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Million-plus take part in hajj pilgrimage under shadow of Gaza war

BI Desk || BusinessInsider

Published: 01:02, 15 June 2024  
Million-plus take part in hajj pilgrimage under shadow of Gaza war

Photo: Collected

More than one million Muslim pilgrims packed a giant tented city near Mecca, Saudi Arabia, on Friday for a hajj pilgrimage held in sweltering heat and against the grim backdrop of the Gaza war.

Robed worshippers arrived on buses or on foot, many shaded by umbrellas, at the vast encampment in Mina after performing the "tawaf" -- walking seven times around the Kaaba, the giant black cube at Mecca's Grand Mosque.

Chanting "God is great" and "God, we answer your call", many were awash with spiritual fervour as they followed in the footsteps of the Prophet Mohammed's final pilgrimage nearly 1,400 years ago.

Participants, who numbered 1.5 million by Monday, have travelled from all parts of the world for the annual rites, this year held in intense heat with forecast daily highs of 44 degrees Celsius (111 Fahrenheit).

"It's very, very hot," said Fahad Azmar, 31, from Pakistan. "But I thank God for the opportunity to be here."

They are spending the night at Mina, a rocky valley several kilometres (miles) outside Mecca, before climbing Mount Arafat for the pilgrimage's climax on Saturday.

Accommodation in Mina's air-conditioned tents is organised by nationality and price, depending on how much each pilgrim paid for their hajj package.

Many worshippers were tightly packed inside as they sat and lay on narrow mattresses laid close to each other on the floor.

"There should be more space between the beds, and the air-conditioning doesn't work very well... but the hajj is all about patience," said Intisham al-Ahi, a 44-year-old Pakistani who was sharing a tent with dozens of his compatriots.

Elsewhere, a group of Moroccan pilgrims was growing angry, claiming to have been given a raw deal by the agent who booked their pilgrimage.

"There's more people than are allowed in the tents... they're asking us to share tents with people who paid half of what we spent," fumed Hicham, who did not want to give his surname. He said he paid about 17,000 euros for his trip.

- 'Carry an umbrella' -

Outside, misting stations were installed to cool the faithful, and security guards splashed passers-by with water.

Most of the hajj is outdoors but Saturday will be particularly testing for the worshippers, when they spend most of the day praying on Mount Arafat.

Mohammed al-Abdulali, spokesperson for the Saudi health ministry, told AFP this week there were more than 10,000 documented cases of heat-related illnesses last year, 10 percent of which were heat stroke.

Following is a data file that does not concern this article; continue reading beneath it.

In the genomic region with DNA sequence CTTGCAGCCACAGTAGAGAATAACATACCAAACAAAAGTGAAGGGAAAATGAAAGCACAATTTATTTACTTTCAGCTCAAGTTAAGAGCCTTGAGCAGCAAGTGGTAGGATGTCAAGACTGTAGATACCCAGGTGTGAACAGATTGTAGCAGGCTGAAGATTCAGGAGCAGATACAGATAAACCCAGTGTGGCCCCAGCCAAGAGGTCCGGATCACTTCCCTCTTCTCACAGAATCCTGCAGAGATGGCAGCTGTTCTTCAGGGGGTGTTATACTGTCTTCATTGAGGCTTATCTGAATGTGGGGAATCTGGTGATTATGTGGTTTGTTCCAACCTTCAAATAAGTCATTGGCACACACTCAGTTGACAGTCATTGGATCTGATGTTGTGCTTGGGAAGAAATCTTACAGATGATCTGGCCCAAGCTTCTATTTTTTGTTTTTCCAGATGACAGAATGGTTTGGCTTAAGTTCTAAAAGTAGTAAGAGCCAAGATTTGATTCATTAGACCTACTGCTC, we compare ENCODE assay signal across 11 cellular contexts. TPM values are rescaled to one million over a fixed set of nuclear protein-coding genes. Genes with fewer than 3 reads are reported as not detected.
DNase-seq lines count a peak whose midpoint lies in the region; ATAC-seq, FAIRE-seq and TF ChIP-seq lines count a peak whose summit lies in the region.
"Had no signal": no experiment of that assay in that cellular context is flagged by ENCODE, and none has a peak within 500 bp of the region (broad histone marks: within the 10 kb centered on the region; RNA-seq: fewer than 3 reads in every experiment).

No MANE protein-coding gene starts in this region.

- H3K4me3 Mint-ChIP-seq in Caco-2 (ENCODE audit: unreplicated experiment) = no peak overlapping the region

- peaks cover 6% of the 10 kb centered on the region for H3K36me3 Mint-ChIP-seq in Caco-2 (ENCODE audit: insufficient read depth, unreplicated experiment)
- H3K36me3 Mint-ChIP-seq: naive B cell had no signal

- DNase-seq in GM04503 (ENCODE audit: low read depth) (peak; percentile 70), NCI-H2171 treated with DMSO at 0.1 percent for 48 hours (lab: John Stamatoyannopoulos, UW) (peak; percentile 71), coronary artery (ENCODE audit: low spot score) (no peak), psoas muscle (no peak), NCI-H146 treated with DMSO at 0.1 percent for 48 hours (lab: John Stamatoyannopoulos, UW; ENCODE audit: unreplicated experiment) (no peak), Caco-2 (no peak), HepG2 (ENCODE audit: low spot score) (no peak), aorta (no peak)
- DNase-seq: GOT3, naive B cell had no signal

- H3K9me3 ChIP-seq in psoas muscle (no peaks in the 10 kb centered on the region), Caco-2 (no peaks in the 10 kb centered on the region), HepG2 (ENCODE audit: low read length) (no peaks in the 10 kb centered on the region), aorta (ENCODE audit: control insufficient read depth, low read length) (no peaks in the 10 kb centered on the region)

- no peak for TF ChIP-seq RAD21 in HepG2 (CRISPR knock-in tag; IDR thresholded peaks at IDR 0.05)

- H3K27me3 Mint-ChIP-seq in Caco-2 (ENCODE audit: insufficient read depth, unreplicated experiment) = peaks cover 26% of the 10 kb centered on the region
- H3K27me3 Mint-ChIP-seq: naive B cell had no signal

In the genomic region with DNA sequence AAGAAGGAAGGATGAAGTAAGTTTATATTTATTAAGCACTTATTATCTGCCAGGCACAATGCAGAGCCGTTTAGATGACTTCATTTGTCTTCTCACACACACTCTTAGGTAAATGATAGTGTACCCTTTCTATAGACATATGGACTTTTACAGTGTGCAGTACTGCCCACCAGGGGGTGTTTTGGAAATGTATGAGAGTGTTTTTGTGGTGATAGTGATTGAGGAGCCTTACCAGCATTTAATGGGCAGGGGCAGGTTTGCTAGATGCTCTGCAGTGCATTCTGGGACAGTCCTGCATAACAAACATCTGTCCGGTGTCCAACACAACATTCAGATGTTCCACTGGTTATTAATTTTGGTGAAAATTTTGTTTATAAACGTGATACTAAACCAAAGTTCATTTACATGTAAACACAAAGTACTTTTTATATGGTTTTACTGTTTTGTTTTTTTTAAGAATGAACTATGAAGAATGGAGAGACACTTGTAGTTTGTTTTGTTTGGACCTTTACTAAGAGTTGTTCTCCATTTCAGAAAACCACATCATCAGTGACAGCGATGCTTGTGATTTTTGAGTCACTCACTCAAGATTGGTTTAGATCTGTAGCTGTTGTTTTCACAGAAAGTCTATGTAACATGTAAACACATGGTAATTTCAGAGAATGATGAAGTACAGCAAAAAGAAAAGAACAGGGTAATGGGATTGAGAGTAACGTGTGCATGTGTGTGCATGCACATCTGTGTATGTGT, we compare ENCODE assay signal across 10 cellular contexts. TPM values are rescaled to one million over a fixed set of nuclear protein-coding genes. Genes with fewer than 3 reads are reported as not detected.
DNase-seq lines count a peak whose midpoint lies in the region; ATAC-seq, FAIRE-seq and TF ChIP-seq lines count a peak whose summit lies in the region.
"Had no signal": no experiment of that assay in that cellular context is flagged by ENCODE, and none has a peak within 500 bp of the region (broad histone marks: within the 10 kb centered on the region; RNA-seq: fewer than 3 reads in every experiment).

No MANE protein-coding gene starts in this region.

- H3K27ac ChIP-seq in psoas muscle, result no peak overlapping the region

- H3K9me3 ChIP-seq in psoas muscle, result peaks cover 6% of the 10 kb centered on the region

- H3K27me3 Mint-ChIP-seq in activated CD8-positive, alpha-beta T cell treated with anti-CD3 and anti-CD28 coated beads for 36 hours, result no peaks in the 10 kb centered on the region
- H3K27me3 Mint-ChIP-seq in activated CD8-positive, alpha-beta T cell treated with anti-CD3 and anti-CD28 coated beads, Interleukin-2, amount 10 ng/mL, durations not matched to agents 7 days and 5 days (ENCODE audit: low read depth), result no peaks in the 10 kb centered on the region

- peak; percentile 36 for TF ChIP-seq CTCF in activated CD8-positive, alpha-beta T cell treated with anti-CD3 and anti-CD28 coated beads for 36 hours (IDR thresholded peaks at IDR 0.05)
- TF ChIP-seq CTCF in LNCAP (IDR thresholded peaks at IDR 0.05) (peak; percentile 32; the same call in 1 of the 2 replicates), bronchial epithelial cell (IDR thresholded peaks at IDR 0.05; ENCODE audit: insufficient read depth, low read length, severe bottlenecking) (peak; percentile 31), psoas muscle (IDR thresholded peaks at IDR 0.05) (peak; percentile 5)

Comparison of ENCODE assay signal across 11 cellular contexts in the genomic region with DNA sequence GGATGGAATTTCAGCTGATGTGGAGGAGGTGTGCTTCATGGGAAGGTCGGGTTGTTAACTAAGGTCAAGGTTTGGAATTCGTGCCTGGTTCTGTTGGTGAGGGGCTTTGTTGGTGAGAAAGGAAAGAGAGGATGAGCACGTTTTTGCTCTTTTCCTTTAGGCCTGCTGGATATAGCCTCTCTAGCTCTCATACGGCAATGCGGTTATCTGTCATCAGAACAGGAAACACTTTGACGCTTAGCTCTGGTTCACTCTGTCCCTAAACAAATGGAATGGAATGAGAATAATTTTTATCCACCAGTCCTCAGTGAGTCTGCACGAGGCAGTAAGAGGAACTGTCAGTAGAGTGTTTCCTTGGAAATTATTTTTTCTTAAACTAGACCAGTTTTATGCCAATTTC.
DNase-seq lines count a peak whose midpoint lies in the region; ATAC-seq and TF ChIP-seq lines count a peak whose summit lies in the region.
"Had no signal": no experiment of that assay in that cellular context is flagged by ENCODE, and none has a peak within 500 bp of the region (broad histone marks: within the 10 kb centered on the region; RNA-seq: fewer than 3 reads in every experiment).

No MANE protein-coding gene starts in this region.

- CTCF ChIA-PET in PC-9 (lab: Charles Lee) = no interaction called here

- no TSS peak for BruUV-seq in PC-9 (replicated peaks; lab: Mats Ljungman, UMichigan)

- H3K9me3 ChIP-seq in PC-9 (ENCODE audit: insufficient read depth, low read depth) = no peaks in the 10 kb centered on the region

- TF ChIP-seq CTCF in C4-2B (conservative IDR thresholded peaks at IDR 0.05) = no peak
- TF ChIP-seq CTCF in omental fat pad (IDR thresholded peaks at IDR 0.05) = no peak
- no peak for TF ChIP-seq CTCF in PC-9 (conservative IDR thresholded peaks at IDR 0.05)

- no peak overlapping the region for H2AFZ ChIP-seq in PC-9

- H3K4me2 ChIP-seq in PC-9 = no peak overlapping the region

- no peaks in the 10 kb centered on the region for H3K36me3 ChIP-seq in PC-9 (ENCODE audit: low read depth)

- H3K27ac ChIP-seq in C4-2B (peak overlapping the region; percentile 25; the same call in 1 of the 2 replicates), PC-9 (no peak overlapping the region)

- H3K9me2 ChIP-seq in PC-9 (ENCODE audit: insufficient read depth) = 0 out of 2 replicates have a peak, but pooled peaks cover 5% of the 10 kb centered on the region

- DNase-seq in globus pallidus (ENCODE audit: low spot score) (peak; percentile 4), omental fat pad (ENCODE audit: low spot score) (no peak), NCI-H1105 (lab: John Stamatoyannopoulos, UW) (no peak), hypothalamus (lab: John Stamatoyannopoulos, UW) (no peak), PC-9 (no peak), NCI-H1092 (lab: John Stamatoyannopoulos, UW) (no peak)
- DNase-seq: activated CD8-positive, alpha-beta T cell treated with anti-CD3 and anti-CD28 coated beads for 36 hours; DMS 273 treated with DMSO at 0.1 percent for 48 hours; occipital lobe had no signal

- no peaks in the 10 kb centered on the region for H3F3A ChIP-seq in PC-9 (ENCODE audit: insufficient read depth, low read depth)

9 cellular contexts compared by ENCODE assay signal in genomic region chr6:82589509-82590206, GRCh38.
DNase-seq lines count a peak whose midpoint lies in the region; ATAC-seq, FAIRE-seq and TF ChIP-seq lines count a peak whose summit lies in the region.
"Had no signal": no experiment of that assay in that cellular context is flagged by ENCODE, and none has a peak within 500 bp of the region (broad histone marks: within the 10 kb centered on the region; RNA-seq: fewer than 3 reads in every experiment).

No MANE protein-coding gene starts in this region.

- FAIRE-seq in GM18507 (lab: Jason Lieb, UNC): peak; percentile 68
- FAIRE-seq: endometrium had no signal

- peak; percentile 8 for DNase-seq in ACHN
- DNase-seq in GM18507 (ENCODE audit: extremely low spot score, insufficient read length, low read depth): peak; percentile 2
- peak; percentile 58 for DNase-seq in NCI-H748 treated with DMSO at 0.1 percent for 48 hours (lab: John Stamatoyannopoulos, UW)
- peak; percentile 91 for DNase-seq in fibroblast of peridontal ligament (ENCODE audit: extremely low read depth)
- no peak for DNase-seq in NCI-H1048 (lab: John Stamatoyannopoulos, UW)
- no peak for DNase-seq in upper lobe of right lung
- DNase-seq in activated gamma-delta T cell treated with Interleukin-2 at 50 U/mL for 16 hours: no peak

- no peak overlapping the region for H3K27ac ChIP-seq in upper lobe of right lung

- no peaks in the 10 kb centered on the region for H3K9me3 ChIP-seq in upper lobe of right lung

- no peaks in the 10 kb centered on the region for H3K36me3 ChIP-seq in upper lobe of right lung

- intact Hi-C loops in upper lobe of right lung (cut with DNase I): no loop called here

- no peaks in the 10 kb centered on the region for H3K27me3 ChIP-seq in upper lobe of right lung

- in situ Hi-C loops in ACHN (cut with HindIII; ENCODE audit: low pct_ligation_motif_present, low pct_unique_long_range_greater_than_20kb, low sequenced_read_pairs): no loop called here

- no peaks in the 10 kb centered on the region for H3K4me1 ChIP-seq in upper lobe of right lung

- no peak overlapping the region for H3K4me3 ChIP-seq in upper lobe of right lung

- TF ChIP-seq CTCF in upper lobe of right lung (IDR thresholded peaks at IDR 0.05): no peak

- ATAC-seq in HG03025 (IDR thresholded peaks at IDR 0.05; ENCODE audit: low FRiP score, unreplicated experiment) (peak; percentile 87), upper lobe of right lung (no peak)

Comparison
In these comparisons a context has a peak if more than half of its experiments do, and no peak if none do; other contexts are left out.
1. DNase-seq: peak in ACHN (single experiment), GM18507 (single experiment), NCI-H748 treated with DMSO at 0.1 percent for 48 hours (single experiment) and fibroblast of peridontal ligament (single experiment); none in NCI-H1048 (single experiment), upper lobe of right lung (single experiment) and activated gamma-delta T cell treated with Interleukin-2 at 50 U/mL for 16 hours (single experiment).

A text message sent to pilgrims on Thursday instructed them to "drink water regularly, more than two litres daily" and to "always carry an umbrella", warning that temperatures could climb to 48 degrees Celsius.

Many pilgrims said they would pray for Palestinians in the Gaza Strip, more than eight months into the Israel-Hamas war that has left tens of thousands dead.

Zahra Benizahra, 78, from Morocco could not hold back her tears as she described the "images of war, displaced people, dead children" that haunt her.

"Our brothers are dying, and we can see it with our own eyes," she told AFP.

Belinda Elham of Indonesia, which has the world's largest Muslim population, said she would "pray every day so that what's happening in Palestine ends".

- Palestinian pilgrims -

The Gaza war was triggered by Hamas's unprecedented attack on southern Israel on October 7, which resulted in the deaths of 1,194 people, mostly civilians, according to an AFP tally based on Israeli official figures.

The militants also seized 251 hostages. Of these, 116 remain in Gaza although the army says 41 of them are dead.

Israel's retaliatory offensive against Hamas has killed at least 37,232 people, also mostly civilians, according to the Hamas-ruled territory's health ministry.

Some 2,000 Palestinians are performing the hajj at the special invitation of King Salman, official media said.

However, the Gulf kingdom's minister in charge of religious pilgrimages warned last week that "no political activity" will be tolerated.

The hajj, one of the world's largest religious gatherings, is one of the five pillars of Islam and must be performed at least once by all Muslims who have the means to do so.

Some have waited for years for the chance to make the trip, with permits allocated by Saudi authorities on a quota basis for each country.

Last year's hajj drew more than 1.8 million pilgrims, according to official figures, after authorities lifted pandemic-era restrictions and scrapped age limits.

Walton